Assistant Professor of Law
Professor Stephanie Bornstein teaches and writes in the areas of employment law, employment discrimination, work and the family, and civil procedure. Her scholarship focuses on creative legal and administrative strategies to reduce structural inequality in the workplace and ensure access to justice in civil litigation. Bornstein’s work has been cited in enforcement efforts by the U.S. Equal Employment Opportunity Commission (EEOC) and the U.S. Department of Labor’s Office of Federal Contract Compliance Programs (OFCCP), and in amicus briefs filed in U.S. Supreme Court cases Wal-Mart v. Dukes (2011) andYoung v. UPS (2015). Prior to joining the University of Florida law faculty, Bornstein served as a Visiting Assistant Professor at the University of California, Hastings College of Law; as a Faculty Fellow and Deputy Director of UC Hastings’ Center for WorkLife Law; and as a staff attorney at national public interest law center Equal Rights Advocates. Bornstein received her bachelor’s degree magna cum laude from Harvard University and her law degree from the University of California, Berkeley School of Law, where she served as a member of the California Law Review and Managing Editor of the Berkeley Women’s Law Journal.
J.D., University of California, Berkeley School of Law (Boalt Hall)
A.B., Harvard University (magna cum laude)
Teaching and Scholarship
Employment Law, Employment Discrimination, Civil Procedure, Work and the Family
- University of Florida: Joined College of Law faculty as Assistant Professor in 2014;
- Previous Academic Experience: Visiting Assistant Professor, University of California, Hastings College of the Law (2011-2014)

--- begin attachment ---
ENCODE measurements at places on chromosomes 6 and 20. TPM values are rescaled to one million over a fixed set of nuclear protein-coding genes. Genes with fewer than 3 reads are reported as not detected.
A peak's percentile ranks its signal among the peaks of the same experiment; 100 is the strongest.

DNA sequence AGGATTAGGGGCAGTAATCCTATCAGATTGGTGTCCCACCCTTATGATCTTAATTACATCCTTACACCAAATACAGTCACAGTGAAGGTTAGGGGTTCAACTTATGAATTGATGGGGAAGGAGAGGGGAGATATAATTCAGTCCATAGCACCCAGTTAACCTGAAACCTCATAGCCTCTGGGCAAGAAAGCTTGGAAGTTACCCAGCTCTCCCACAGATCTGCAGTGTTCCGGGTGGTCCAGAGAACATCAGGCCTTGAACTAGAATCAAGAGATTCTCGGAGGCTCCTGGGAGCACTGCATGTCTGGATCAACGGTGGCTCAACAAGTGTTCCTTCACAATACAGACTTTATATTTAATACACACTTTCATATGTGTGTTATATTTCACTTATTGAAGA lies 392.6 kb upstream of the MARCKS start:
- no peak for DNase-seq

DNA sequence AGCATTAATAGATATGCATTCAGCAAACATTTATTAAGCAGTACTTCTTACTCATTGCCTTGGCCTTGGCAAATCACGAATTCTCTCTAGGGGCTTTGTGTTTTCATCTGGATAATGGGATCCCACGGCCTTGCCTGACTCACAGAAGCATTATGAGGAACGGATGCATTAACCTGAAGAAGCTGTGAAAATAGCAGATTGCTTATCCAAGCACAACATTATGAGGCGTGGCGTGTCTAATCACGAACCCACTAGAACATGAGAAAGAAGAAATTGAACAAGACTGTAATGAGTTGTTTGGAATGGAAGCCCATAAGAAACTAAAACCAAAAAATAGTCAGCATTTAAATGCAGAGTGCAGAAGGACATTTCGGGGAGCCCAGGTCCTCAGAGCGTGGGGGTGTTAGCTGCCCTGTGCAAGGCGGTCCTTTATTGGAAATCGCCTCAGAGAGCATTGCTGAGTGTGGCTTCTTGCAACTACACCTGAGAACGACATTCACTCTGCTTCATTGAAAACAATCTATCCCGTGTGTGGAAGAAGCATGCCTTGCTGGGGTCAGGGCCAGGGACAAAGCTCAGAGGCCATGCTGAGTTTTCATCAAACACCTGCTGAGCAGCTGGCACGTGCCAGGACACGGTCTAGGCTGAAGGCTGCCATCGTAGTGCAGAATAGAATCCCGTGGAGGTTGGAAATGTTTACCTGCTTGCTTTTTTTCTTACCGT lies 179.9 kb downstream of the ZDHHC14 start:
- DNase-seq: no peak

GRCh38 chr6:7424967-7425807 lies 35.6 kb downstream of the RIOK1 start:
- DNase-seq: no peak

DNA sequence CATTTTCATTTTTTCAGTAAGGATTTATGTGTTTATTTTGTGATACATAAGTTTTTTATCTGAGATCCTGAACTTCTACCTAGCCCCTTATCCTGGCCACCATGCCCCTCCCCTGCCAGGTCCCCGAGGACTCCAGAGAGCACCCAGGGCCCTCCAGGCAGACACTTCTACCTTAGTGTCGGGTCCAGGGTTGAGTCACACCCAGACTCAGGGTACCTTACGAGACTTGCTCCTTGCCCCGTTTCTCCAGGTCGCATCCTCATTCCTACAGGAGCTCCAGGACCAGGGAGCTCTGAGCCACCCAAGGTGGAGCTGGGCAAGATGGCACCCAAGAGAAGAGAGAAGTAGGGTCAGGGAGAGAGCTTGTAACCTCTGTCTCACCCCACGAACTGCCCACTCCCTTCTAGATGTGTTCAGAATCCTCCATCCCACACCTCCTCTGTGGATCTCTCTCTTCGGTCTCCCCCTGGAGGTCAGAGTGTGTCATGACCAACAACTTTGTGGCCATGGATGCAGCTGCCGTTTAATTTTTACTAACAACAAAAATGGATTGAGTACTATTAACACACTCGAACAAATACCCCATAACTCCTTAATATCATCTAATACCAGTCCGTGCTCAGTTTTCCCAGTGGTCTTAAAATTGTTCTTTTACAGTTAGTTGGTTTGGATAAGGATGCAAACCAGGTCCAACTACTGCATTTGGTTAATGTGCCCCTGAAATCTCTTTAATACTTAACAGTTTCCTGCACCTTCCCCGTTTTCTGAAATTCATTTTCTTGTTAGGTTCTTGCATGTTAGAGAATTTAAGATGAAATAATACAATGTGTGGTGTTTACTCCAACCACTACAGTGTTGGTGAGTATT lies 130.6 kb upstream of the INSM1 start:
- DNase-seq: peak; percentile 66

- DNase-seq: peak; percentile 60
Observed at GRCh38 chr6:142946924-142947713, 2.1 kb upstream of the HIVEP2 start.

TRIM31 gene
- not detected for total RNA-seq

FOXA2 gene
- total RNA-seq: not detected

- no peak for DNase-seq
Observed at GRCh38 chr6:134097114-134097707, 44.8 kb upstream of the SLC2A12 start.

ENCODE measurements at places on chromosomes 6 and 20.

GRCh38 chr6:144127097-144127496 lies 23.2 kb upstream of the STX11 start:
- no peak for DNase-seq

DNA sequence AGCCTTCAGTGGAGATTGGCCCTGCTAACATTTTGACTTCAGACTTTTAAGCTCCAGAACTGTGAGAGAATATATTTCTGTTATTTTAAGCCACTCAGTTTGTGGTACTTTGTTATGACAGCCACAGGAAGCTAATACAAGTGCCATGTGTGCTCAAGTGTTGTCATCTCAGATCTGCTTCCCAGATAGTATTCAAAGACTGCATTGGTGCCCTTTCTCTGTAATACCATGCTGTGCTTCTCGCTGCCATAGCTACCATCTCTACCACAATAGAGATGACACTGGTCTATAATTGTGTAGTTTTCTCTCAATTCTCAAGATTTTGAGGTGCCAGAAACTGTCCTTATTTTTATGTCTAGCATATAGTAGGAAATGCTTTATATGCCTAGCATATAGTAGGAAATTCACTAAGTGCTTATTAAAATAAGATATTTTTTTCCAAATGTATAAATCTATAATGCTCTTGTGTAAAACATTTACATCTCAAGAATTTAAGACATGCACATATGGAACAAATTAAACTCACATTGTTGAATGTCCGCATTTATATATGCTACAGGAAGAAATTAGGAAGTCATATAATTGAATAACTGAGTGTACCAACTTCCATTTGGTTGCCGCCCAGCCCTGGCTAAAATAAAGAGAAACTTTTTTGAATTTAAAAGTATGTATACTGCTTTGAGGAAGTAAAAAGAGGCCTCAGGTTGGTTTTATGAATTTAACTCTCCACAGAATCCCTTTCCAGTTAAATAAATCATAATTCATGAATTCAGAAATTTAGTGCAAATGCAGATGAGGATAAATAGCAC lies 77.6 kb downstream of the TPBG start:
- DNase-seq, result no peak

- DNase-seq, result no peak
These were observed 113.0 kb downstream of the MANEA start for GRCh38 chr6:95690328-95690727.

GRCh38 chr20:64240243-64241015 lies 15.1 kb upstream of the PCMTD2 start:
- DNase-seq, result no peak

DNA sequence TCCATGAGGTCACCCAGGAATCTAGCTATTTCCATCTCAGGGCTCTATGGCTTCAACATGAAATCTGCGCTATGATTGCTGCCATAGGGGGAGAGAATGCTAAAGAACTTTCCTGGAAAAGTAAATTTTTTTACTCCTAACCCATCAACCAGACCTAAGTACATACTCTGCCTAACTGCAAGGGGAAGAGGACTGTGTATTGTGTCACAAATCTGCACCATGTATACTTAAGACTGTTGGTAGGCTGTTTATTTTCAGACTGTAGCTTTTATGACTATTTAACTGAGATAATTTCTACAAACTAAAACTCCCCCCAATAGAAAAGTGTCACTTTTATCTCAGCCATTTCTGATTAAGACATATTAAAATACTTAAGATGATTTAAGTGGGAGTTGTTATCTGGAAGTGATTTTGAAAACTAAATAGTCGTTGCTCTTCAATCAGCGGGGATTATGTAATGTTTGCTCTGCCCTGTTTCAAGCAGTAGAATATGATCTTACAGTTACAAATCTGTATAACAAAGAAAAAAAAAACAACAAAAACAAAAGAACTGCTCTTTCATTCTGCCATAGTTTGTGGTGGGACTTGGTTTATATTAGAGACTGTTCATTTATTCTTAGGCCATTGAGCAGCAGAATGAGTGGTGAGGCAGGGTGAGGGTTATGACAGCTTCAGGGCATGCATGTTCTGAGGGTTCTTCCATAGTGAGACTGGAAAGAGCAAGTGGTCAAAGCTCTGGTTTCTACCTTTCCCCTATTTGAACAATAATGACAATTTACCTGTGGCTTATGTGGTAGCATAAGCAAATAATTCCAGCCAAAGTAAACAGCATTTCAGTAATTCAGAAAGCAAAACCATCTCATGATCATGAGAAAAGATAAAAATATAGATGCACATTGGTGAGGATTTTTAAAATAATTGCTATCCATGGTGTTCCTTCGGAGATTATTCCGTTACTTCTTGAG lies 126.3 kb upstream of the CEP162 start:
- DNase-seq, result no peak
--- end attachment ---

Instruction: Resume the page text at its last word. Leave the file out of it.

- Other Professional Experience: Deputy Director & Faculty Fellow, Center for WorkLife Law, University of California, Hastings College of the Law (2006-2011); Attorney, Equal Rights Advocates (2000-2004)
- Professional Associations: Law & Society Association; Work & Family Researchers Network; Admitted to California Bar
- This course is an introduction to and survey of principal statutes and common-law doctrines governing the workplace and relationships between employers and employees. Typical topics covered may include the at-will doctrine, developing exceptions to the at-will doctrine, employment discrimination, conditions of employment, aspects of labor law, hiring, firing and other topics.
- Analysis of a civil lawsuit from commencement through trial, including consideration of jurisdiction, venue, pleading, motions, discovery, and joinder of parties and of claims; right to trial by jury, selection and instruction of jury, respective roles of judge, jury, and lawyer; trial and post-trial motions; judgments.
- The goal of this course is to introduce the major federal statutes prohibiting workplace discrimination and to develop your ability to analyze employment decisions and workplace conduct under the legal framework created by Congress and the judiciary. Not open to students who have already completed the 2-credit Law 6936 Employment Discrimination Seminar.
- Reckless Discrimination, 105 California L. Rev. __ (forthcoming 2017).
- Unifying Antidiscrimination Law through Stereotype Theory, 20 Lewis & Clark L. Rev. __ (forthcoming 2016)
- Rights in Recession: Toward Administrative Antidiscrimination Law, 33 Yale L. & Pol’y Rev. 119 (2014) [SSRN]
- The Legal and Policy Implications of the “Flexibility Stigma,” 69 J. of Soc. Issues 389 (2013) (peer reviewed) [SSRN]
- The Law of Gender Stereotyping and the Work-Family Conflicts of Men, 63 Hastings L. J. 1297 (2012) [SSRN]
- Work, Family, and Discrimination at the Bottom of the Ladder, 19 Geo. J. on Poverty L. & Pol’y 1 (2012) [SSRN]
- The Evolution of “FReD”: Family Responsibilities Discrimination and Developments in the Law of Stereotyping and Implicit Bias, 59 Hastings L. J. 1311 (2008) (with Joan C. Williams) [SSRN]